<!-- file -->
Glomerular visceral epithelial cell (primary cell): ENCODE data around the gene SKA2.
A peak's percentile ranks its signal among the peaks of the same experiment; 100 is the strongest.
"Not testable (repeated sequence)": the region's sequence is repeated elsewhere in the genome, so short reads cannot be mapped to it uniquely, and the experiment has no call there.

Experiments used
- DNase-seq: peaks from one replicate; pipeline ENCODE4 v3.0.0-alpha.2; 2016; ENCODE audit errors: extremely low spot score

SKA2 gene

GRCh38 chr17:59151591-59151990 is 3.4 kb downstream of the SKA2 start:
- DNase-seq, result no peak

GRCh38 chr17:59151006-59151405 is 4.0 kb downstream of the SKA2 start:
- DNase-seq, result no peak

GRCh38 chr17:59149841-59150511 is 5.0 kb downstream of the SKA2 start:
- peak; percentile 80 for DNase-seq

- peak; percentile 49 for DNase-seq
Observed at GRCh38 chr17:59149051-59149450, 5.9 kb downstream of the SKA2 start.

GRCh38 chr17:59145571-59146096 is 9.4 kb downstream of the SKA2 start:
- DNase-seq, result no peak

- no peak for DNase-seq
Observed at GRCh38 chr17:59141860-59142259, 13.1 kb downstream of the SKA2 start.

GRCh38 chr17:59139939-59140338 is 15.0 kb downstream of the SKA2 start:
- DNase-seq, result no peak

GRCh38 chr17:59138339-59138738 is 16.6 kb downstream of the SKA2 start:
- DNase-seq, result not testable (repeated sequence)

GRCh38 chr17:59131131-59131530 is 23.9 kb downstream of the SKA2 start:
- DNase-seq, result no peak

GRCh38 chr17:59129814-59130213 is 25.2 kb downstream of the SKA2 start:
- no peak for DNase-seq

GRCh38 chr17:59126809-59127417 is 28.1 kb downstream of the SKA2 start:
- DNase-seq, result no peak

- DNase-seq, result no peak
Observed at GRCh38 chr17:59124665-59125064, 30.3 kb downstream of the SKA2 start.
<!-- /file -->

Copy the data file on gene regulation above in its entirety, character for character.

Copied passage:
Glomerular visceral epithelial cell (primary cell): ENCODE data around the gene SKA2.
A peak's percentile ranks its signal among the peaks of the same experiment; 100 is the strongest.
"Not testable (repeated sequence)": the region's sequence is repeated elsewhere in the genome, so short reads cannot be mapped to it uniquely, and the experiment has no call there.

Experiments used
- DNase-seq: peaks from one replicate; pipeline ENCODE4 v3.0.0-alpha.2; 2016; ENCODE audit errors: extremely low spot score

SKA2 gene

GRCh38 chr17:59151591-59151990 is 3.4 kb downstream of the SKA2 start:
- DNase-seq, result no peak

GRCh38 chr17:59151006-59151405 is 4.0 kb downstream of the SKA2 start:
- DNase-seq, result no peak

GRCh38 chr17:59149841-59150511 is 5.0 kb downstream of the SKA2 start:
- peak; percentile 80 for DNase-seq

- peak; percentile 49 for DNase-seq
Observed at GRCh38 chr17:59149051-59149450, 5.9 kb downstream of the SKA2 start.

GRCh38 chr17:59145571-59146096 is 9.4 kb downstream of the SKA2 start:
- DNase-seq, result no peak

- no peak for DNase-seq
Observed at GRCh38 chr17:59141860-59142259, 13.1 kb downstream of the SKA2 start.

GRCh38 chr17:59139939-59140338 is 15.0 kb downstream of the SKA2 start:
- DNase-seq, result no peak

GRCh38 chr17:59138339-59138738 is 16.6 kb downstream of the SKA2 start:
- DNase-seq, result not testable (repeated sequence)

GRCh38 chr17:59131131-59131530 is 23.9 kb downstream of the SKA2 start:
- DNase-seq, result no peak

GRCh38 chr17:59129814-59130213 is 25.2 kb downstream of the SKA2 start:
- no peak for DNase-seq

GRCh38 chr17:59126809-59127417 is 28.1 kb downstream of the SKA2 start:
- DNase-seq, result no peak

- DNase-seq, result no peak
Observed at GRCh38 chr17:59124665-59125064, 30.3 kb downstream of the SKA2 start.